In my view, to use medical acupuncture effectively, the needle becomes an extension of our fingers. Our fingers should begin the needling process by carefully palpating, becoming attuned to the patient's tissues, being responsive to feedback.
Such feedback may be a response from the tissues such as altered muscle tone, tension, thickening, congestion, bogginess, stringiness, stiffness, guarding and more. These are loose terms, more descriptive than scientific, not always reliable, but meaningful to the expert clinician.
Further feedback may be provided verbally by the patient, ‘that’s my pain’ is my favourite. How this response may be interpreted from a neurophysiological point is view is for another post. It is usually clinically relevant, especially to the needler.
Interaction with the patient and the patient's tissues would guide the location of the needle. The aim is should be to consider what we understand of the physiological mechanisms which explain the therapeutic needling effects, and use these to the benefit of the patient. Pain relief, local healing, normalisation of muscle tone and function, improved mobility, the reduction of fear and avoidance and becoming at ease with the body are the sort of outcomes I seek to achieve. This is aided by, but not limited to the local, segmental, extra-segmental and central regulatory effects of medical acupuncture.1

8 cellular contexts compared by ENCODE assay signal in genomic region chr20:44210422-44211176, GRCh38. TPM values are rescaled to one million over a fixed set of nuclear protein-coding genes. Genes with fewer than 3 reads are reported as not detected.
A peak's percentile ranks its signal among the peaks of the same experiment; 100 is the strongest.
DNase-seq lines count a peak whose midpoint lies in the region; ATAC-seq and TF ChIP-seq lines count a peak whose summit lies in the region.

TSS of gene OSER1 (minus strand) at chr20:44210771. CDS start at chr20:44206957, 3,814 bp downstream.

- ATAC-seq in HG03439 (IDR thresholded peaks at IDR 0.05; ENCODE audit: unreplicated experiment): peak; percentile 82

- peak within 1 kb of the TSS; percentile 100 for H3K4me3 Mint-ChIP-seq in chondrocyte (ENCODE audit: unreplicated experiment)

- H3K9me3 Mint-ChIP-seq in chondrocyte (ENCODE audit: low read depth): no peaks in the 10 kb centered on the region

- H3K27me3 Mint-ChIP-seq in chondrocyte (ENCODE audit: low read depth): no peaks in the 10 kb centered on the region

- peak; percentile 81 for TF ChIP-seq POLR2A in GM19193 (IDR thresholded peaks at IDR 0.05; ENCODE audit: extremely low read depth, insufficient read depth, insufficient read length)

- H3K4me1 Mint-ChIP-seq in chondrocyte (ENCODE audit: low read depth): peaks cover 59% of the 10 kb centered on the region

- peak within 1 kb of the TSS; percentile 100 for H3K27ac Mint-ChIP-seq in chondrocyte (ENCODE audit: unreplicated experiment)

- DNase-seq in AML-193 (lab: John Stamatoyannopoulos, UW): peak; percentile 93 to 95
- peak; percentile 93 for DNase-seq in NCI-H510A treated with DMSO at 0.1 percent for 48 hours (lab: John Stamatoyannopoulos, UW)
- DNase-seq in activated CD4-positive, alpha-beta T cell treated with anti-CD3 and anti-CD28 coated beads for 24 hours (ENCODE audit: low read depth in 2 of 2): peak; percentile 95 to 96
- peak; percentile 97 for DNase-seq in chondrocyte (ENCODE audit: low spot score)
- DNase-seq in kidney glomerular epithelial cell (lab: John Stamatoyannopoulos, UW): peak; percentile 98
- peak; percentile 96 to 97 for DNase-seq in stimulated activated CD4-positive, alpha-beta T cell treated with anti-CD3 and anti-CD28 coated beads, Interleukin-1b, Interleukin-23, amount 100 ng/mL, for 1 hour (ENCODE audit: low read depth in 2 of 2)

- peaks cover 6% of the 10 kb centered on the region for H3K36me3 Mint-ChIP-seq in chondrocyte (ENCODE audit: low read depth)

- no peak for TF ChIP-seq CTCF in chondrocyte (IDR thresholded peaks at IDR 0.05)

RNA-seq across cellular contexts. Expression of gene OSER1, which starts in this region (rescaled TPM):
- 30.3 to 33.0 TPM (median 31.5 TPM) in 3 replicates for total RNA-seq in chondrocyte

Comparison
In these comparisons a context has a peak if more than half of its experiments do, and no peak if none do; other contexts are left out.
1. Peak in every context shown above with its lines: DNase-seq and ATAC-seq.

When inserting the needle, it should be as near to the perceived source of pain as possible without making it worse. I start there, including further points as needed. This helps make the treatment real and meaningful to the patient. When the patient is relaxed and receptive under the influence of the needle, an opportunity to discuss the cognitive aspects of pain management2, if relevant, presents itself.
Upon removal of the needles, the tissue response should be established. How do the needled muscles feel for example, both to me and the patient. Can they be used more effectively to create movement, confident, fluid type of movement. I may need to facilitate, a mobilisation with movement technique works well.3
Medical acupuncture makes it easier for my patients to take home simple, functional exercises to sustain and further improve what was achieved in session, one technique complements the other.
Medical acupuncture in a physiotherapy context should rarely be used in isolation. It is most effective when used as part of a hands on interaction with the patient. This is how I achieve my excellent clinical results.
1. White, A., & Editorial Board of Acupuncture in Medicine. (2009). Western medical acupuncture: a definition. Acupuncture in Medicine, 27(1), 33.
2. Butler, D. S., & Moseley, G. L. (2013). Explain Pain 2nd Edn. Noigroup Publications.
3. Vicenzino, B., Hing, W., Hall, T., & Rivett, D. (2011). Mobilisation with movement: the art and the science. Elsevier Australia.